BRIEF DESCRIPTION OF THE DRAWINGS

FIG. 1 is a side view of a part in a radiation beam used in a first prior art device;

FIG. 2 is a cross-sectional view of a part in a second prior art device which uses two non-parallel laser beams;

FIG. 3 is a partial schematic shown in side view of the present invention;

FIG. 4 is a plan view taken along 4--4 of FIG. 3;

FIG. 5 is an end view of the present invention taken along 5--5 of FIG. 3;

FIG. 6 is a cross sectional view of the present invention taken along 6--6 of FIG. 5;

FIG. 7 is a cross-section taken at line 7--7 of FIG. 3;

FIG. 8 is a distribution of energy magnitude taken along the Y axis of FIG. 7;

FIG. 9 is an electrical schematic which may be used to process an output of the present invention; and

FIG. 10 is a voltage signal which is produced by the present invention used to inspect various parts.

DETAILED DESCRIPTION OF THE PREFERRED EMBODIMENT

The present invention, as shown in FIG. 3, 4 and 5, includes a radiation source provided by a line generating laser 300 producing a laser beam 302 characterized by a beam width of 0.8 mm and a height characterized by radiation emanating at an included angle of 60 degrees from the point source.

The beam 302 as shown in cross-section in FIG. 7, features a distribution of energy as shown in FIG. 8. Planocylindrical lens 304 truncates the lower magnitude energy portion outside dimension 304d by means of its dimension and position in beam 302. Lens 304 is positioned such that the axis of radius of the lens is oriented perpendicular to the beam line and the curved surface of lens 304 faces away from laser 300 producing a beam of constant height.

Plano-cylindric lens 306 is positioned such that the axis of radius is in-line with the constant height of the beam and the curved surface is oriented toward laser 300. Lens 304 produces a beam of constant height and lens 306 focuses the beam to a focal point 310 shown in FIG. 4 which forms a line 310' in FIG. 3.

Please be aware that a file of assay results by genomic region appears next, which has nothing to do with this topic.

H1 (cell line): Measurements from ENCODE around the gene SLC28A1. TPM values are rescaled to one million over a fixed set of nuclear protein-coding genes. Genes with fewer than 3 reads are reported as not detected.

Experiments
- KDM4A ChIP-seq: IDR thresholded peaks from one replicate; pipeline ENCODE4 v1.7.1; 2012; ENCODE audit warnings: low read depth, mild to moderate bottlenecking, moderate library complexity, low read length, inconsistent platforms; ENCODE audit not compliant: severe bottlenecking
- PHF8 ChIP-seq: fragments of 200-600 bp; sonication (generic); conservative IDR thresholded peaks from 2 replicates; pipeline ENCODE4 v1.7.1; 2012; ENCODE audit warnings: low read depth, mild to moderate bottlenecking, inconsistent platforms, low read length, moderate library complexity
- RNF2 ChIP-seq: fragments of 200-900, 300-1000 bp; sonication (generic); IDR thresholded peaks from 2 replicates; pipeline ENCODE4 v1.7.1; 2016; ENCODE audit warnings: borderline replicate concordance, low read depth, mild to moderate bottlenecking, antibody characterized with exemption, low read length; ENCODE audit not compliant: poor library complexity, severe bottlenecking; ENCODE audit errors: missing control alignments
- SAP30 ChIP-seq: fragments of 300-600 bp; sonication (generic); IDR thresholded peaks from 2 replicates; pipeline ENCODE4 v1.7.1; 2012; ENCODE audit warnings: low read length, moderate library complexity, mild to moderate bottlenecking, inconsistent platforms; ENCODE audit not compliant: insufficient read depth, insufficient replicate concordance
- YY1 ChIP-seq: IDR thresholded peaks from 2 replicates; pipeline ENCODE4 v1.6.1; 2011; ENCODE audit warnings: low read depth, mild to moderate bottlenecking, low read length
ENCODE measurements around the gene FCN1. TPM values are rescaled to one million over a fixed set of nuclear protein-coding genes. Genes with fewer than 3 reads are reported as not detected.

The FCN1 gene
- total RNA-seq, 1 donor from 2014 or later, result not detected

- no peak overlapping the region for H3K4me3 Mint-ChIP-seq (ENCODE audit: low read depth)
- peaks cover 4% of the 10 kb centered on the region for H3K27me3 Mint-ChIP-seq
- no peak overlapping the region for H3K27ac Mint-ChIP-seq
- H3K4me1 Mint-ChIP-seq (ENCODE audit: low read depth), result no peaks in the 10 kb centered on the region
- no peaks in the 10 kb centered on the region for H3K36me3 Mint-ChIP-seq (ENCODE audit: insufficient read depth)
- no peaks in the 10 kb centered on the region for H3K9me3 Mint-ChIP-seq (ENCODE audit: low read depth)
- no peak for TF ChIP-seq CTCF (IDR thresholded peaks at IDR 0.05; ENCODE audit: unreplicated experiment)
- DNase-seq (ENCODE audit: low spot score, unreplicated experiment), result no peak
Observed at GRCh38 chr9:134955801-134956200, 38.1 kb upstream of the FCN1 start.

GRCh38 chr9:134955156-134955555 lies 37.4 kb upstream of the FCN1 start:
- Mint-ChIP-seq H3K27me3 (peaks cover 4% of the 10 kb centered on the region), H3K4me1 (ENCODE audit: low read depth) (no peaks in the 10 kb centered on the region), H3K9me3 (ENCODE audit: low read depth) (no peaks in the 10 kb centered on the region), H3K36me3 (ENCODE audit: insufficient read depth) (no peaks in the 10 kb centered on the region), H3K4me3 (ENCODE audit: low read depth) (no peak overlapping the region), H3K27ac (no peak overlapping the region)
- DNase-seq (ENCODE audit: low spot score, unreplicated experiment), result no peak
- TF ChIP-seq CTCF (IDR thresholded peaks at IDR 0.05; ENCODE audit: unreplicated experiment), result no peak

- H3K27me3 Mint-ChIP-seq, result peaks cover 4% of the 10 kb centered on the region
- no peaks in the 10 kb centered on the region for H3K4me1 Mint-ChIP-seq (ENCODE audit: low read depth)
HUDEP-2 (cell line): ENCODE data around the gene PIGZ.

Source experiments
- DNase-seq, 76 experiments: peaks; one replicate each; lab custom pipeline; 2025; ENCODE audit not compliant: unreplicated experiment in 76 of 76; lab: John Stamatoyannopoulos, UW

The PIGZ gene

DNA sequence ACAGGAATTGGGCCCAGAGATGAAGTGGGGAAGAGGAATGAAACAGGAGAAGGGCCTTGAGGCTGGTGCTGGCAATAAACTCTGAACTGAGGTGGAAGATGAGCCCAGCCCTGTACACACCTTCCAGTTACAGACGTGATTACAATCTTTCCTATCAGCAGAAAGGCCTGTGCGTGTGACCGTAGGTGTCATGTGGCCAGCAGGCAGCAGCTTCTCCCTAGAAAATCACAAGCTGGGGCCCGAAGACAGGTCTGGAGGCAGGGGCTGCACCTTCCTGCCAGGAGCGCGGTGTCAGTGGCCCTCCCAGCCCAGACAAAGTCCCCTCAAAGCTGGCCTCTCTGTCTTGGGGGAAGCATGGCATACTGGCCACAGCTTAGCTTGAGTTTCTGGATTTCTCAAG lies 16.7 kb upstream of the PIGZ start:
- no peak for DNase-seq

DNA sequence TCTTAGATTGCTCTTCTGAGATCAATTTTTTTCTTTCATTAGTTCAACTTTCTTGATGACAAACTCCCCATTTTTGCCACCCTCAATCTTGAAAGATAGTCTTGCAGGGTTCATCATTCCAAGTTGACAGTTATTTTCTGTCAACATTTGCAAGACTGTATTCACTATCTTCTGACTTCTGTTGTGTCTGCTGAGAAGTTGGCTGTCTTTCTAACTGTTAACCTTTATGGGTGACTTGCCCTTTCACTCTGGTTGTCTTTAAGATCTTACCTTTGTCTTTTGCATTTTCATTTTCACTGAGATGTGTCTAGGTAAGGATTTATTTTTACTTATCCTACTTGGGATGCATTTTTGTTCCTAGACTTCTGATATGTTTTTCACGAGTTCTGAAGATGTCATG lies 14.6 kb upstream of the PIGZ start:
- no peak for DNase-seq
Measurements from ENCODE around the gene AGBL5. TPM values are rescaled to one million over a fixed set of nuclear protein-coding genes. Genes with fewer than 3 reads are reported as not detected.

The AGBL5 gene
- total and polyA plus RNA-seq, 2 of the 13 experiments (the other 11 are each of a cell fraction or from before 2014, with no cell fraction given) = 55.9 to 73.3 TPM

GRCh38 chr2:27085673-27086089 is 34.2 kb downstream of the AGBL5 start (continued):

Precision measurement of a dimensional characteristic is achieved by minimizing the laser beam width and positioning the part at the point of minimum beam width. Such may be achieved by using optical devices which produce a focal line at which the part is positioned for measurement.

A part 308 positioned in beam 312 at or near focal point 310 will obstruct a portion of beam 312. The unobstructed portions 312A, 312B passing opposed radial sides represent the dimensional characteristics of part 308. Next, the unobstructed portions 312A and 312B of beam 312 are redirected by reflective surfaces 314, 314' defined on prism 316 into two non-parallel radiating beams 318, 318'.

Plano-cylindrical lenses 320, 320' focus beams 318, 318' to a beam height dimension -b- which is smaller than the dimension of sensing elements 324, 324' of the photo detectors 322, 322'0 as shown in FIGS. 3 and 6. Plano-cylindrical lens 320, 320' are oriented with the curved surfaces toward the direction from which radiating beams 316, 316' originate.

Lens 326, 326' are negative concave lenses which widens beam 316, 316' preferably to a which is beam width dimension -a- greater than the respective dimensions of sensing elements 324, 324' of photo detectors 322, 322'. In this manner, the resolution of the present invention is enhanced; that is, all beam length information is captured. The beam height is representative of the measured part dimension whereas the beam width contains no information and in fact can cause inaccuracy of measurement. By using a sensing elements 324, 324' which offers a smaller dimension than the corresponding incident beam widths, any fringing effect is eliminated and a more accurate measurement can be performed.